I am a hyper-curious person, and curiosity is an important value in my life … as well as an important impact of museums.
Here's a new installment of some of my wide-ranging reads (mostly non-fiction). I hope to hear recommendations from you!
Crap: A History of Cheap Stuff in America, by Wendy Woloson
Look around you. Do you see a lot of crap? (I know I do.) Crap is pervasive in our modern lives. This delightful book explores the history of American crap (from tinkers to the Franklin Mint to Beanie Babies!), its meaning in our lives, the psychological effects of it, and hints at the negative impact its creation and disposal has on the environment. As a lapsed material cultural historian, I delighted in delving into crap, and thinking about the role of crap in my own life.
The Cooking Gene, by Michael Twitty
As a Georgian in Seattle, sometimes I viscerally miss the southern food that I grew up around. I'm also interested in how complicated our past is. While I knew southern food has a complex history, Michael Twitty's book made me think about it more rigorously and exposed far more nuance than I knew. But my biggest takeaway was rethinking genealogy. As a white person, the obsession of other whites about their genealogy often made me uncomfortable, as if it was a way of proving superiority (along with the privilege of being able to do it relatively easily). Twitty points out that for African Americans, it is a reclamation of family and identity. I'll think about genealogy differently, thanks to him.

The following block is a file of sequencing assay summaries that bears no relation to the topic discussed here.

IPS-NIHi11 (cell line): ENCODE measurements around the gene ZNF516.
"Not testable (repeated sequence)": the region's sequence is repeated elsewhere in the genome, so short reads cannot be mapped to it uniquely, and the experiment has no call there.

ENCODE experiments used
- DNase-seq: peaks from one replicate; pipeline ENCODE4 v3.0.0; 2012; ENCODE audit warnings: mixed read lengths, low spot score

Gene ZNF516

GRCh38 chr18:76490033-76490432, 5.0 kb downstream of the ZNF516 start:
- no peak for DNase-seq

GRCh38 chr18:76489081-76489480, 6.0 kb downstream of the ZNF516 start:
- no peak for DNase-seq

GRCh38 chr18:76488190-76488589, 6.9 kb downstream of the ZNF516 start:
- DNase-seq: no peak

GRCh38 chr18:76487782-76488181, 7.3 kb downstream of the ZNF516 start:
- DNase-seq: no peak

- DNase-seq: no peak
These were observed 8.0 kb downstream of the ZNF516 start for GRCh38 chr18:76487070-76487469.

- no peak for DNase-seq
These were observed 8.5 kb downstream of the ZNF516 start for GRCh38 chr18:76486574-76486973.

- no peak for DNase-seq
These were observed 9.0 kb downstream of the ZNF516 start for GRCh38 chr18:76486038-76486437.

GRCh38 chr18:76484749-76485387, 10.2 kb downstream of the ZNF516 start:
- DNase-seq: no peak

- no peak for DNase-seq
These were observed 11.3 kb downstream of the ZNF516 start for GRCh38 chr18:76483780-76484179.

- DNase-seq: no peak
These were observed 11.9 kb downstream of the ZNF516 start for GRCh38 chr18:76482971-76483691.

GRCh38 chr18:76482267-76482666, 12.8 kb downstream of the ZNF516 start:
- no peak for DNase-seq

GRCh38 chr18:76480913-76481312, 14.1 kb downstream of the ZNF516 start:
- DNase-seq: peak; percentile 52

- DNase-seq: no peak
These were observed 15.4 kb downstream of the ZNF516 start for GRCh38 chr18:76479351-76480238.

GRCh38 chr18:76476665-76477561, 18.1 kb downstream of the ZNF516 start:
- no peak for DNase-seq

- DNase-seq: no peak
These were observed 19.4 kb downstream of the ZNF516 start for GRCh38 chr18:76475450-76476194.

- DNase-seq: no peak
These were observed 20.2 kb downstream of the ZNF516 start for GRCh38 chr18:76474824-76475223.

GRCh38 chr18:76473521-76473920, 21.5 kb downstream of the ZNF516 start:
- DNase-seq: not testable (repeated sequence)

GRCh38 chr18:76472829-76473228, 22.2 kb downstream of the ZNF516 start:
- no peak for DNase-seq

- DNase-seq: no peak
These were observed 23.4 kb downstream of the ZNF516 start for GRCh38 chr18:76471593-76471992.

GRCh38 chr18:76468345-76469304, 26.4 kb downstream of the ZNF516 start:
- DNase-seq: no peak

The Library of Legends, by Janie Chang
At the beginning of WWII, Chinese universities moved inland and carried with them treasures of learning in the form of ancient books and manuscripts. This novel imagines one such journey, as students hand-carry The Library of Legends on their trek inland, facing exhaustion, hunger, and exposure to crippling poverty along the way. As they do so, the immortals across China awaken and have their own exodus. I loved this book for so many reasons, but my mind keeps turning back to the question "when did magic leave this world?" The Library of Legends presents a compelling answer.
Have a suggestion for my reading list? Email it to me at susie (at) wilkeningconsulting (dot) com.
I respectfully acknowledge that I live and work on the lands of the Duwamish people, whose ancestors have lived here for generations. I thank them for their ongoing care of this land, and I endeavor to help museums bring forward a more complete and inclusive history and culture in their work.